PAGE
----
Book Review: 'First' Tells Story Of The First Female Supreme Court Justice Sandra Day O'Connor First is unlike any other book written about the justice. Evan Thomas breaks new ground with extraordinary access to O'Connor, her papers, journals — and even 20 years of her husband's diary.
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From Triumph To Tragedy, 'First' Tells Story Of Justice Sandra Day O'Connor

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From Triumph To Tragedy, 'First' Tells Story Of Justice Sandra Day O'Connor

From Triumph To Tragedy, 'First' Tells Story Of Justice Sandra Day O'Connor

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"First" is the title of a new biography of this country's first female Supreme Court justice, Sandra Day O'Connor. Author Evan Thomas's book is unlike any other written about the justice or even the book she wrote about herself, as NPR legal affairs correspondent Nina Totenberg reports.

NINA TOTENBERG, BYLINE: In October, Sandra Day O'Connor announced that she'd been diagnosed with Alzheimer's disease. It was a poignant moment, a reminder that, for decades, O'Connor was seen as the most powerful woman in America. Her vote and her approach to judging dominated the Supreme Court from the early 1980s until her retirement in 2006. Hers was often the voice that spoke for the court.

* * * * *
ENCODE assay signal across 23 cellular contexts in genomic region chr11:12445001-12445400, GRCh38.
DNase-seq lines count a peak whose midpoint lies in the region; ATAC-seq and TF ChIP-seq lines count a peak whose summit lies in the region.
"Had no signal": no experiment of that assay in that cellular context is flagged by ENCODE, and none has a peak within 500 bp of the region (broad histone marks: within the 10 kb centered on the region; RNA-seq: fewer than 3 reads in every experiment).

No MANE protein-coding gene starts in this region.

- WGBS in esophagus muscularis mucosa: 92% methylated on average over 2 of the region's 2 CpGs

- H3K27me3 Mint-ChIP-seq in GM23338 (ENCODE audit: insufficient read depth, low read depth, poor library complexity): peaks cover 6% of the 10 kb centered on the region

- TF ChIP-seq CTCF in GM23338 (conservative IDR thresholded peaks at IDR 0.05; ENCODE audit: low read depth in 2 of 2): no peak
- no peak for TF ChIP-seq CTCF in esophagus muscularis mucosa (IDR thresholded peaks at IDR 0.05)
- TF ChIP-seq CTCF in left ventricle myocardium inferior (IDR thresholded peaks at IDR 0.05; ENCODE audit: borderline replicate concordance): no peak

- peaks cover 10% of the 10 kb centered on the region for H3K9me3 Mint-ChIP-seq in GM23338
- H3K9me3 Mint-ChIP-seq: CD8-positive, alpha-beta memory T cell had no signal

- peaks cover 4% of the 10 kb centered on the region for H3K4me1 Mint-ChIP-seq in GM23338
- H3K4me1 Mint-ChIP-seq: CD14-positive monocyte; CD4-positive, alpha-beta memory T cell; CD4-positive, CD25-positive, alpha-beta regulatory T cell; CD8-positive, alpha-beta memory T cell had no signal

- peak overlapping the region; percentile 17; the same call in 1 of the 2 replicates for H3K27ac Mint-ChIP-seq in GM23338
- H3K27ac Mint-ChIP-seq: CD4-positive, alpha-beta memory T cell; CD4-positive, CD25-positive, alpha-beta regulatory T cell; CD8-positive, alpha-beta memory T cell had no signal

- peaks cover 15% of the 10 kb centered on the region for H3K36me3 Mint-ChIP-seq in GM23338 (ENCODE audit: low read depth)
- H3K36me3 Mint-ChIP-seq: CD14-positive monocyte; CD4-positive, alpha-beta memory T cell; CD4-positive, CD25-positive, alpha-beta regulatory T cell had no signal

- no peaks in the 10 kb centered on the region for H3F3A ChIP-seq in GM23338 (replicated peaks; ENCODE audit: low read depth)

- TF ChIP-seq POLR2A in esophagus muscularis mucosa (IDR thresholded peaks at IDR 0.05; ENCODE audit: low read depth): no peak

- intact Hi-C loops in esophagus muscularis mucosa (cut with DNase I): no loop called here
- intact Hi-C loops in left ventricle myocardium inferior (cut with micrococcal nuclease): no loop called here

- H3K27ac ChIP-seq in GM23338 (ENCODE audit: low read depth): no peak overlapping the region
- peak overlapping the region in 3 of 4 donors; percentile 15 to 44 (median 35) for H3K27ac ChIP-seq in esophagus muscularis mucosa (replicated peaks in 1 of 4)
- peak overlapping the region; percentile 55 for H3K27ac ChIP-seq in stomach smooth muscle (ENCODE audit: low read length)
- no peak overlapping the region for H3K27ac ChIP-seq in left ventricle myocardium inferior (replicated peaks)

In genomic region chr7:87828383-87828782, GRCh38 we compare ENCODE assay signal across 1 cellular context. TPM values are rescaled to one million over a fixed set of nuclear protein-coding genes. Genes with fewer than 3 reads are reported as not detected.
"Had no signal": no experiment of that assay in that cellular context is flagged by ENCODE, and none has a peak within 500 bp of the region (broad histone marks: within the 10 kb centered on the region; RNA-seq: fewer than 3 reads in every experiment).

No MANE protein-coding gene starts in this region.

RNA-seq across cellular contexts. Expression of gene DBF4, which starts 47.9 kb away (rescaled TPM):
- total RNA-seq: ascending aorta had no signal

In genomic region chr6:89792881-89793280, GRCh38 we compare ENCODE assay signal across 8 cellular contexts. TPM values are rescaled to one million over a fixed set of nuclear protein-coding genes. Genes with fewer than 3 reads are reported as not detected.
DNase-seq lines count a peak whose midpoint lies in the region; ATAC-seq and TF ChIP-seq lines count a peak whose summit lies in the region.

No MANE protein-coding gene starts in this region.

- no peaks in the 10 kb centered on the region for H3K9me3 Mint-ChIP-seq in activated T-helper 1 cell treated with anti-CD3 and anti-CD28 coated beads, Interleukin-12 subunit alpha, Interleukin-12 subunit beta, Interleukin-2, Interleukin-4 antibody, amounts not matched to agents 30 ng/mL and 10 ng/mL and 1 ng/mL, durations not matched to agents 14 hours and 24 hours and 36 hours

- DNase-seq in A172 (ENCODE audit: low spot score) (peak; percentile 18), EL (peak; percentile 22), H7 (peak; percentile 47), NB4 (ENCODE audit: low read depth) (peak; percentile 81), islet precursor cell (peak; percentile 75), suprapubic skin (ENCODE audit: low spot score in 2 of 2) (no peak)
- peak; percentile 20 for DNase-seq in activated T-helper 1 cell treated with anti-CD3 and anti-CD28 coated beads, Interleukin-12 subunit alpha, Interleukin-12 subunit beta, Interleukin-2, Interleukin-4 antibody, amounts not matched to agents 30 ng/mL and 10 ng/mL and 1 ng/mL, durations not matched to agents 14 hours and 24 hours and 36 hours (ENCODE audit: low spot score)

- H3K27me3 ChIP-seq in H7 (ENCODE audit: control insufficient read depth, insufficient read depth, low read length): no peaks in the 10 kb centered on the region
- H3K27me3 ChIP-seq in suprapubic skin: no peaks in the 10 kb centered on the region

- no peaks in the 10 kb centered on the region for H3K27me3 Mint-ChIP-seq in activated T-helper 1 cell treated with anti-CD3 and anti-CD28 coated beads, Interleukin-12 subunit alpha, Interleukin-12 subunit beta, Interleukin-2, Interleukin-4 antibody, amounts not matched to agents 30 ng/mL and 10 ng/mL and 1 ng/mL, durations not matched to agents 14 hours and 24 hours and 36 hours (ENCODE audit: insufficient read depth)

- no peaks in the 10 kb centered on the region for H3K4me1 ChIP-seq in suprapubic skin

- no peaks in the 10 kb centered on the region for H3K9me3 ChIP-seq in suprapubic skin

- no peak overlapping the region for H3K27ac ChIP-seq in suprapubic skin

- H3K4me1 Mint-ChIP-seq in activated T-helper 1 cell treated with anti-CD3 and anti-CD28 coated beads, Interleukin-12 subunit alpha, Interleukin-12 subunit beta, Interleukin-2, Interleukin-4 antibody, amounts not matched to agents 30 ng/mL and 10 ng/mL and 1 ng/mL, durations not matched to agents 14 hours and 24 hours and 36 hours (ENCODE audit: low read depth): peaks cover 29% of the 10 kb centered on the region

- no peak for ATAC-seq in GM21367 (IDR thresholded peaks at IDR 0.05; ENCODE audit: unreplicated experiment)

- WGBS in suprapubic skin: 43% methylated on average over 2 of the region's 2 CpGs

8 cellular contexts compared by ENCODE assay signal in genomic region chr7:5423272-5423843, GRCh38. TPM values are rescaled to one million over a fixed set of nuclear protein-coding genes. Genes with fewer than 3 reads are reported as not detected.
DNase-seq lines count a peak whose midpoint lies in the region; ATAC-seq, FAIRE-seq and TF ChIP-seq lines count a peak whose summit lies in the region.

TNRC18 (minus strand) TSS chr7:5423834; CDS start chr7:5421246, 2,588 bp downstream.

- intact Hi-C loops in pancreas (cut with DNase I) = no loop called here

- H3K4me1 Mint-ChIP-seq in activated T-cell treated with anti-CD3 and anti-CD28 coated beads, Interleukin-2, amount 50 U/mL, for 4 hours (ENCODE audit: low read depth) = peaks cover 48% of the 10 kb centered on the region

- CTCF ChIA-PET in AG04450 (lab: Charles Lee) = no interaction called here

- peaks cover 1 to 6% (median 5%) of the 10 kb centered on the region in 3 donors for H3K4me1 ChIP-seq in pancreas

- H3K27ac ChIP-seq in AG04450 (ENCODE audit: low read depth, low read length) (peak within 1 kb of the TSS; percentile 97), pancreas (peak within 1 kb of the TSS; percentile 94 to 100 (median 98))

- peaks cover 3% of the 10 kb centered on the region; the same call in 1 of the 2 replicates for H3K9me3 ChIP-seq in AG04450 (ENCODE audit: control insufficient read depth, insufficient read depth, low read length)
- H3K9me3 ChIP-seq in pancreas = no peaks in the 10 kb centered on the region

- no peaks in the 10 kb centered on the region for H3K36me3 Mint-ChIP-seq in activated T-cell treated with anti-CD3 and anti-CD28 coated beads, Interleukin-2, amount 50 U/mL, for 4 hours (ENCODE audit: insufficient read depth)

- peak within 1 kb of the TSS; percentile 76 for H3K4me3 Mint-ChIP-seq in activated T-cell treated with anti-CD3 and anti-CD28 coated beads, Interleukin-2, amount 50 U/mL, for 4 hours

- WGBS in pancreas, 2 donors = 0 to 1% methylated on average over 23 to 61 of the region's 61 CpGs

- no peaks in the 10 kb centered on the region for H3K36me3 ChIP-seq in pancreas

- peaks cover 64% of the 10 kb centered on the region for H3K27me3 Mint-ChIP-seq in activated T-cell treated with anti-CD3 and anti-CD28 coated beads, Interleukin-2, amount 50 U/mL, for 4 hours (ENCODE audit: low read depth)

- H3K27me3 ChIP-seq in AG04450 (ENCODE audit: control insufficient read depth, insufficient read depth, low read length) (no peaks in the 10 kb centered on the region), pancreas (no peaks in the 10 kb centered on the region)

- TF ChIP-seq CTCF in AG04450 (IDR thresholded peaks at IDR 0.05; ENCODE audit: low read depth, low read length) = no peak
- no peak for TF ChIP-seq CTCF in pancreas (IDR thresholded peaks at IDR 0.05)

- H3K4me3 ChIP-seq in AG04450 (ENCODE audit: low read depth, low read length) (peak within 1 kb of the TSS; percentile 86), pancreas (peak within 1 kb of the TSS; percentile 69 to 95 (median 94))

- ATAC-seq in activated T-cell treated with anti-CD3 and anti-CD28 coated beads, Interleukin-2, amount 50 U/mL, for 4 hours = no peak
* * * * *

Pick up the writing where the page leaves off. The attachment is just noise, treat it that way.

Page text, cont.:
SANDRA DAY O'CONNOR: Our obligation is to define the liberty of all, not to mandate our own moral code.

EVAN THOMAS: She was practical. She looked at the impact of the court on life.

TOTENBERG: Author Evan Thomas breaks new ground in this biography. He had extraordinary access to the justice, to her papers and personal journals and those of her family. He's also written an unvarnished and psychologically intuitive look at the nation's first female justice and some of her contradictory characteristics.

THOMAS: She wanted to be a Supreme Court justice, a good wife, a good mom, a good friend.

TOTENBERG: She was tough, bossy and relentless.

THOMAS: Bossy is a word she used. She knew that she was a bossy person.

TOTENBERG: And yet, beneath that, she could be emotional. Sandra Day O'Connor learned to be independent early. She grew up on her parents' cattle ranch, the second largest in Arizona, one-fifth the size of Rhode Island.

THOMAS: It was a harsh place - no running water, no heat. She learned at an early age to suck it up.

TOTENBERG: She was just 6 years old when her parents sent her away - four hours by train - to live with her less-than-warm-and-fuzzy grandmother in El Paso, Texas, so she could go to a good private school. O'Connor adored her gruff father, but Evan Thomas says it was by watching her mother that she learned an important lesson.

THOMAS: Well, her father was a wonderful guy in many ways, but he could be harsh to his own wife. And what Sandra observed that was so valuable is that her mom did not take the bait. She learned how to roll with it.

TOTENBERG: It was a lesson that served her well when she served in the Arizona Senate in the 1970s.